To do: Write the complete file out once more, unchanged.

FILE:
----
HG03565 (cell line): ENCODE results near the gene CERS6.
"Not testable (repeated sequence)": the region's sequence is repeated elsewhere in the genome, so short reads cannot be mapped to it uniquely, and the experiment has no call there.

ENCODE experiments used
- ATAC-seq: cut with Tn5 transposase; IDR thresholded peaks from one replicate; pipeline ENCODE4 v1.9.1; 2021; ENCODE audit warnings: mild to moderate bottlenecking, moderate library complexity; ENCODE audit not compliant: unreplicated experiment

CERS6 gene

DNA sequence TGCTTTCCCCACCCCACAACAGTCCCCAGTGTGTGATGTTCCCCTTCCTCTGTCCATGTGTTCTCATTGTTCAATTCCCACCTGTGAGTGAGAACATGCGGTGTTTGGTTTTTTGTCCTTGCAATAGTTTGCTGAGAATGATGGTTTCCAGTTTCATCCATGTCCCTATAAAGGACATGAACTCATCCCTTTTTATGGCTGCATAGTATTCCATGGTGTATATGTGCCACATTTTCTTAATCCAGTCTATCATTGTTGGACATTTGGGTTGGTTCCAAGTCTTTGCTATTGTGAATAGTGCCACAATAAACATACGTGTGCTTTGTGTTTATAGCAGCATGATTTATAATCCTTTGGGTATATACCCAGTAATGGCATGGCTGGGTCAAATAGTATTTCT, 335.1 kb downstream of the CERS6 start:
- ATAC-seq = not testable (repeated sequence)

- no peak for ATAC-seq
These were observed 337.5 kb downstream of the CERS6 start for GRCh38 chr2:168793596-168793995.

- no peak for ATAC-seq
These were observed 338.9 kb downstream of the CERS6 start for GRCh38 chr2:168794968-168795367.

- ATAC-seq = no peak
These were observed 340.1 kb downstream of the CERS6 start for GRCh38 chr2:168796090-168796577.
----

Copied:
HG03565 (cell line): ENCODE results near the gene CERS6.
"Not testable (repeated sequence)": the region's sequence is repeated elsewhere in the genome, so short reads cannot be mapped to it uniquely, and the experiment has no call there.

ENCODE experiments used
- ATAC-seq: cut with Tn5 transposase; IDR thresholded peaks from one replicate; pipeline ENCODE4 v1.9.1; 2021; ENCODE audit warnings: mild to moderate bottlenecking, moderate library complexity; ENCODE audit not compliant: unreplicated experiment

CERS6 gene

DNA sequence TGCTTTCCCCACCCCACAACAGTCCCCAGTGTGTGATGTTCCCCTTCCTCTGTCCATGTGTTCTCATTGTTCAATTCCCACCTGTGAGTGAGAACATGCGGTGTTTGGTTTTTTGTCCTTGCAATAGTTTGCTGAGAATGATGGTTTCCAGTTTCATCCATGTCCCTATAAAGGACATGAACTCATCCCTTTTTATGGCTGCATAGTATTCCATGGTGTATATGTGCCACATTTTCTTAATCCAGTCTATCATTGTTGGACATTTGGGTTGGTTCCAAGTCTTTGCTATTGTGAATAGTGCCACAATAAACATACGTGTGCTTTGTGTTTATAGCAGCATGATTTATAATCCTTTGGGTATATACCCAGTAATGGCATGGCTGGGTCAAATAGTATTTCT, 335.1 kb downstream of the CERS6 start:
- ATAC-seq = not testable (repeated sequence)

- no peak for ATAC-seq
These were observed 337.5 kb downstream of the CERS6 start for GRCh38 chr2:168793596-168793995.

- no peak for ATAC-seq
These were observed 338.9 kb downstream of the CERS6 start for GRCh38 chr2:168794968-168795367.

- ATAC-seq = no peak
These were observed 340.1 kb downstream of the CERS6 start for GRCh38 chr2:168796090-168796577.